Around him in the half-empty rows were mostly isolated old women, bent, tucked down over strings of black beads. Bent, with no one bending back to them.

To one side, a robed choir, echoing Medieval plainsong, which he couldn't remember even his grandfather singing. No one to talk to, or touch. Little to listen to. A museum for other souls, not his.

He returned to the out-of-doors. The city outside beat to a new rhythm. It - the Hondas, the jets, the guitars, the laughs, the headlines, the commercials, the cries, the kids, his ugly-lovely cacophony - it caught him up. It walloped.

Those outside the cathedral - new colors, new cuts, new looks - moving in lifely anticipation. Eyes cast up, watching their hopes.

Then, from some $4.98 radio he heard the beat of the latest anthem. That music beat out his own tempo. An unplainsong caught his heart and gut. It beat in him. It bent to him. He bent back.

Christen worship has been graven on granite and vested in shining robes and danced in jungles and shared on lake shores and sung in foxholes and tacked on cathedral doors and played to jazz and performed on Broadway and droned in cathedrals.

Christian worship has forms as many as the creative energies of man. The Mass in F Minor is one of these."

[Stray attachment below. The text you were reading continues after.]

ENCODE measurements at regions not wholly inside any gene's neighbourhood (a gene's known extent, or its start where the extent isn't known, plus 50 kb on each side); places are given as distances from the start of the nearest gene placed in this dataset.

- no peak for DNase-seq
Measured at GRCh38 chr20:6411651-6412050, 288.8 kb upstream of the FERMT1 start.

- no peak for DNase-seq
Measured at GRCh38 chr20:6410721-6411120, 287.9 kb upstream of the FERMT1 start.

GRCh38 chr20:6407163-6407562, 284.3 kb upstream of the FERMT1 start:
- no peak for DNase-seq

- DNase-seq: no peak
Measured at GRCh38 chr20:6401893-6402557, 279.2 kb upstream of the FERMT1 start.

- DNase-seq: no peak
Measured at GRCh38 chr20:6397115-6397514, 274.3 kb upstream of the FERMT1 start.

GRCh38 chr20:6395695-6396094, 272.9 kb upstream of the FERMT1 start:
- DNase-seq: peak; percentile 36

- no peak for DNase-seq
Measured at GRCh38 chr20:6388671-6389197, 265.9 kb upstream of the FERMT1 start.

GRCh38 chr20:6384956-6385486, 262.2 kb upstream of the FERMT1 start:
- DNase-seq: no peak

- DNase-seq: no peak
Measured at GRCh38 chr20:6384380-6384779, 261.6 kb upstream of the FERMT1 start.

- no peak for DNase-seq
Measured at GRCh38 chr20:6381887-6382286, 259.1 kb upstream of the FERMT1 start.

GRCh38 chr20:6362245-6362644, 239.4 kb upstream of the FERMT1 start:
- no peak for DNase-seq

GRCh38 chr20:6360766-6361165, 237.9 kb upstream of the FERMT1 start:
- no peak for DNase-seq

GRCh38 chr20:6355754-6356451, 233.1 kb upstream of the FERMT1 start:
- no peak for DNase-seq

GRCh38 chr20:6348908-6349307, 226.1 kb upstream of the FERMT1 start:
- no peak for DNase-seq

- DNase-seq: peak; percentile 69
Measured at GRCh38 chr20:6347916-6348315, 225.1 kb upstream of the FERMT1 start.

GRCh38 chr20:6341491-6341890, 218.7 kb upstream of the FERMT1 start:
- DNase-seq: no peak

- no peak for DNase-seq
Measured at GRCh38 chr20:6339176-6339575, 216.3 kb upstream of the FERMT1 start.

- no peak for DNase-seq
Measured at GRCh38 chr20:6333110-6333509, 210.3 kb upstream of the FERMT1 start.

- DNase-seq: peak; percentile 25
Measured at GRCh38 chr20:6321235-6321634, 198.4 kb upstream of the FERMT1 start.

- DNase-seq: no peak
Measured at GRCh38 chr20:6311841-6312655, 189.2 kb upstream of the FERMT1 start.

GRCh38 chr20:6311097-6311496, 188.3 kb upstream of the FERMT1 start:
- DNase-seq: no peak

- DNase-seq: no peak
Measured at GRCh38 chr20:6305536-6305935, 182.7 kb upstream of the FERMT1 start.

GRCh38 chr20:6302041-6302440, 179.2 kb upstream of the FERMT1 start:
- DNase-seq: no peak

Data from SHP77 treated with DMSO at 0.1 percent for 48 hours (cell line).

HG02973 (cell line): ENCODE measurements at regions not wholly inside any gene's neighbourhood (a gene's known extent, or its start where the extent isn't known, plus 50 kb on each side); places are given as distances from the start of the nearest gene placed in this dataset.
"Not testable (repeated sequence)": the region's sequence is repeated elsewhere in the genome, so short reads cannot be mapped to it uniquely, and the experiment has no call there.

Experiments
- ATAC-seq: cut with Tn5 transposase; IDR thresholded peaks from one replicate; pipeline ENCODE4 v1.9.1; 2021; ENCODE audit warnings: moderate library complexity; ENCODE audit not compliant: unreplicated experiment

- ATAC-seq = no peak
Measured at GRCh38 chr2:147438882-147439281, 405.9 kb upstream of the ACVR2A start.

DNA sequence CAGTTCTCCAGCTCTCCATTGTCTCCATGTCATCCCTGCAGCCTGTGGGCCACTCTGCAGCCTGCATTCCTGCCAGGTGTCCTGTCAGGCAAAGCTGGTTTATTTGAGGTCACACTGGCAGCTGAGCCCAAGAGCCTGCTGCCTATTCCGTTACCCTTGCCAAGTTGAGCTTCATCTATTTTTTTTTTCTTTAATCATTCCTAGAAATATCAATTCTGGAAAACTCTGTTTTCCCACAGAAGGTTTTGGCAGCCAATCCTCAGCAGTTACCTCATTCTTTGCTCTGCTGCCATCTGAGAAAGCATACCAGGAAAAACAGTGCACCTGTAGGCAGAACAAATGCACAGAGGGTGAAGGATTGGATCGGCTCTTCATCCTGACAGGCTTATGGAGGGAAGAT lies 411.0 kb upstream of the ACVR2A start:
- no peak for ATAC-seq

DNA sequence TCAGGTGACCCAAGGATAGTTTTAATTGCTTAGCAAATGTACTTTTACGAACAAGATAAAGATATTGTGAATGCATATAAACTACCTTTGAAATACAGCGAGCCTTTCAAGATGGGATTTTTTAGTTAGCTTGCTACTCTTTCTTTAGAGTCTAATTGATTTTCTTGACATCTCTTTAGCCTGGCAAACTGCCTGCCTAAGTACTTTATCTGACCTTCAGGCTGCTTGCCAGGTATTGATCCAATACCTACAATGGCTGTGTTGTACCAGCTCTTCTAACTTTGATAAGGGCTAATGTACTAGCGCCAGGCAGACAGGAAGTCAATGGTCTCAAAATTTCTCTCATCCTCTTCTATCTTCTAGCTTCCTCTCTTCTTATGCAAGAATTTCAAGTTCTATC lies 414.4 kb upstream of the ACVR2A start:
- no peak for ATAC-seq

Exemplified by tracks such as 'Kyrie Eleison' (known to lots of folks as the background music in an infamous scene in the film Easy Rider), 'Gloria' and 'Sanctus' made for one of the year's oddest endeavors.  Rock instrumentation with lots of Latin lyrics and Gregorian chants must have seemed like a happening idea at the time.  It was certainly different and while the results were occasionally a bit tuneless, it certainly made for a different sound.  Certainly not something you were going to put on the turntable every day, but it certainly had its moments.   Maybe because much of the buying public was stoned, or  perhaps bolstered by the great rosary cover art, the collection actually managed to hit # 135 on the US album charts.  

 

In hindsight it was an interesting effort, worth hearing simply 'cause it was so weird.